Jake Adelstein, an investigative journalist, who has covered organized crime in Japan since 1993 and is an expert in the field, was consulted for this section, “The Original Gamblers”.

Tit for Tat between Erstwhile Best Billionaire Buddies

No discussion on casino gambling in Asia would be complete without mentioning Kazuo Okada and Steve Wynn.

The two men first met in 2000 and quickly became close friends and business partners. In 2002 when Wynn was forced out of his previous company in a takeover by Kirk Kerkorian’s MGM, Okada rescued Wynn with a $455 million investment. Wynn used the capital to establish his namesake Wynn Resorts as a developer and operator of resorts and casinos in Las Vegas and Macau. Okada, as the largest shareholder of Wynn Resorts, was appointed vice chairman of the company’s board of directors, and Steve Wynn the chairman.

The relationship between Wynn and Okada began deteriorating in 2011 when Wynn accused Okada of making improper payments (roughly $110,000) to gambling regulators in the Philippines. Wynn alleged that the payments had been used to bribe officials for a casino license on Manila Bay. The Wynn Resorts board deemed Okada “unsuitable” as a board member, asked him to resign and forcibly bought back his shares for $1.9 billion, 30% below the market price. Wynn Resorts pledged to acquire Okada’s shares via a promissory note, paying 2% annual interest over 10 years.

On his part, Okada sued Wynn Resorts for a $135 million donation made to a university in Macau, claiming it was an inappropriate use of corporate funds. At that time, Wynn Resorts was seeking a land grant for a third casino in Macau.

Universal Entertainment

Okada established Japan-based Universal Entertainment Corporation in 1969. It was initially called Universal Lease Co. Ltd. but was renamed Universal Entertainment in 2009. The company was listed on the Osaka Securities Exchange in 2010, but the listing was moved to the Tokyo Stock Exchange in 2013. Consisting of 19 offices, 2 factories in Japan and 3 overseas subsidiaries, Universal Entertainment specializes in the development, manufacture and sale of gaming machines. According to Universal Entertainment’s annual financial report released on March 2016, the company’s annual revenue amounted to USD 760 million with net income reported as USD 130 million.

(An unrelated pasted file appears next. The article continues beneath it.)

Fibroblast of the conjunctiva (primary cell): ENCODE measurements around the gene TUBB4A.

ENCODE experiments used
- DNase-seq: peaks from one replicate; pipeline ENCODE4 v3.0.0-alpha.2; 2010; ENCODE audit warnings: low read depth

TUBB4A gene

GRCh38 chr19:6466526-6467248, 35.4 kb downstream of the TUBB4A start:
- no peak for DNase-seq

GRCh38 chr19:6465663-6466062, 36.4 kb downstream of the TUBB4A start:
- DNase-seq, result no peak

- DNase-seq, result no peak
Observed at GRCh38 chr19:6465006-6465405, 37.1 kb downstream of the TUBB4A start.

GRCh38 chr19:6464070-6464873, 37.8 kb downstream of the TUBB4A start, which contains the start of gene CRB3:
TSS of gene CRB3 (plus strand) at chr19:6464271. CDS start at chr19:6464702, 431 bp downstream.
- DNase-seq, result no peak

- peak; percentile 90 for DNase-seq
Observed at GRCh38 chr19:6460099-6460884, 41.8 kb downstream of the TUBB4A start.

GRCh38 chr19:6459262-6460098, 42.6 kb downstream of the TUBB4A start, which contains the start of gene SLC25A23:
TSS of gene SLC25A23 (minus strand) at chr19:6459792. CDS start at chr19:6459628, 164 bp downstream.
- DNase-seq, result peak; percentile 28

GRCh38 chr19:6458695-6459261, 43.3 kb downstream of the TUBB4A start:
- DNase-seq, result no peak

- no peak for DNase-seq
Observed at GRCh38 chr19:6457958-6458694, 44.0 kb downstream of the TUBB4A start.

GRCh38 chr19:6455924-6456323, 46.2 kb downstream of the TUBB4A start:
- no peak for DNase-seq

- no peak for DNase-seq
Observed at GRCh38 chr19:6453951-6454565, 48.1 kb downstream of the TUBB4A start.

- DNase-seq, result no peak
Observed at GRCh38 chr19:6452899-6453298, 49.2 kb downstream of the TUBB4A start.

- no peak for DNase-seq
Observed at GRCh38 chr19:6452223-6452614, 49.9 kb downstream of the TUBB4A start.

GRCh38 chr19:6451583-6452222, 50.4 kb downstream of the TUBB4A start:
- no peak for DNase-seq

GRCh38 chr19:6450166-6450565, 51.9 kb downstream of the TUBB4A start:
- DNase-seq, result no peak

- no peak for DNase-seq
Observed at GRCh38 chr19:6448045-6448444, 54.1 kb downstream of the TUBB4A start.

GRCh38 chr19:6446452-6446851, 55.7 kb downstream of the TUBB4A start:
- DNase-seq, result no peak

The company mainly operates in two business segments: Pachinko-related business and resorts operation business. The pachinko segment is engaged in the manufacture, production and sale of “pachislot” and pachinko machines. The resorts operation segment is engaged in hospitality business, including the operation of casinos. The company is planning to build a portfolio of casino resort projects located in the Philippines branded “Okada Manila.” Universal Entertainment’s other businesses are in the media, broadcasting and restaurant sectors.